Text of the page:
Arctic Herbery

A clone of Princess Vortex, a Sativa strain, is seen for sale at Arctic Herbery on March 29, 2019.

Alaska lawmakers are considering a joint resolution urging Congress to let state-legalized cannabis companies do business at U.S. banks and credit unions. 

Republican Rep. Sara Rasmussen is leading the effort to ask President Biden and the Alaska delegation to enact federal legislation formally recognizing the nation’s $8 billion cannabis industry, largely composed of small businesses.

The resolution requests that the president and Congress allow companies in states where marijuana is legal to access U.S. financial services. 

Alaska is among roughly three dozen states that have legalized marijuana, whether for recreation, medical use or both. But under federal law, marijuana remains illegal in the United States. It is a federal crime to grow, sell or use marijuana for any reason. 

“While so many small businesses are struggling right now due to the Covid pandemic, the last thing we need to do is place more financial hardship on them,” Rasmussen said. 

“There are over 400 [cannabis] businesses here in Alaska that employ tens of thousands of individuals,” she added. “By preventing these small businesses from accessing financial institutions we are continuing to hurt our economy.”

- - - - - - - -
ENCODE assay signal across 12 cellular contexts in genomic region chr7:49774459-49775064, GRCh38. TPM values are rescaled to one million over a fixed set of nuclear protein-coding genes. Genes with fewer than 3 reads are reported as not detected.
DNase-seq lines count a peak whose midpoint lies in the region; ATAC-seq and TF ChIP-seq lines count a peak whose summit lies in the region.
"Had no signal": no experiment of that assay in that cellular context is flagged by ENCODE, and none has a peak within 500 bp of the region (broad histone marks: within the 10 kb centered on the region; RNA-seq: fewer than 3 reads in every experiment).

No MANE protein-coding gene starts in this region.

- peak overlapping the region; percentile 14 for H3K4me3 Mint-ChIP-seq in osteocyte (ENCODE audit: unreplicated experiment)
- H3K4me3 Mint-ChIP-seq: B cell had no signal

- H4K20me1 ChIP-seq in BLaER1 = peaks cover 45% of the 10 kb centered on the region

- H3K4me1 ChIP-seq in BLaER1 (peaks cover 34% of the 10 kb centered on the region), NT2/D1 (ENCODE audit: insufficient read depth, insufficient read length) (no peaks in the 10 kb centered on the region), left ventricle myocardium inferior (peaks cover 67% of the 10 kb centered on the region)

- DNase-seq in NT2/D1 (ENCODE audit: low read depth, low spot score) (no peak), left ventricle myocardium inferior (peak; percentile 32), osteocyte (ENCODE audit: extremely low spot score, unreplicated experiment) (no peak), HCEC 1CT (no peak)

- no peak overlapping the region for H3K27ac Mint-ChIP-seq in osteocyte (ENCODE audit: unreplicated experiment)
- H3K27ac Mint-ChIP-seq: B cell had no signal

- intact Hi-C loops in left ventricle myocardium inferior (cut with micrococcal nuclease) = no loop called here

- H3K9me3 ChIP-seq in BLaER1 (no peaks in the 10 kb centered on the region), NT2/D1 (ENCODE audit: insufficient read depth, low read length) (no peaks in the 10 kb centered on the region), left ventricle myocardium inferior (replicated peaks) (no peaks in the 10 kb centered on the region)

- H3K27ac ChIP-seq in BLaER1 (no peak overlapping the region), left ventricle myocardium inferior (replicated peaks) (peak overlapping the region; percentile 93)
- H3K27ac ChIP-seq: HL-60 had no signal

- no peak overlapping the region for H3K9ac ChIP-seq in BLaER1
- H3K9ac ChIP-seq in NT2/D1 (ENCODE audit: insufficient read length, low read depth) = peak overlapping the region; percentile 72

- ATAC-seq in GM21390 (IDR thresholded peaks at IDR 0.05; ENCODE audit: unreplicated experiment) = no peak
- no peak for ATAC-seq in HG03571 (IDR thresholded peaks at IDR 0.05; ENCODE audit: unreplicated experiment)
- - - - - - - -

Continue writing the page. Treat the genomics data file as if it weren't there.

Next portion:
One of those businesses is THC Alaska, an indoor grower that manufactures cannabis products for wholesale to retailers.

Lacy Wilcox is political liaison for the company. “Currently, we are cash only. There are a lucky few who have opened up bank accounts and have not gotten flagged,” said Wilcox, who is president of the Alaska Marijuana Industry Association, a trade group. 

“Not only is our rent and utilities paid in cash, but our employees are paid in cash,” Wilcox said. “There is a public safety component. I get on a plane to make cash payments to the state to cover our taxes. That is a ton of cash to carry. There are ramifications for staff, owners and vendors.”

Rasmussen’s resolution before the Alaska Legislature notes that proprietors and employees of “cash-intensive” businesses may become potential criminal targets when they cannot access financial institutions to deposit their dollars.

The resolution notes that tracking marijuana-related revenue for taxes and regulatory compliance is a challenge without federal legislation supporting cannabis commerce.  

Rasmussen’s resolution supports language in the SAFE Banking Act before Congress that would enable banks and credit unions to service legal cannabis businesses. The resolution also supports a section of the federal Heroes Act that gives state-legalized cannabis companies the right to bank in the United States. 

The joint resolution has advanced through House committees and is now being heard in Senate committees. 

The resolution, which collected 10 co-sponsors in the House, has bi-partisan support in the Alaska Legislature.

Contact political reporter Linda F. Hersey at 459-7575 or follow her at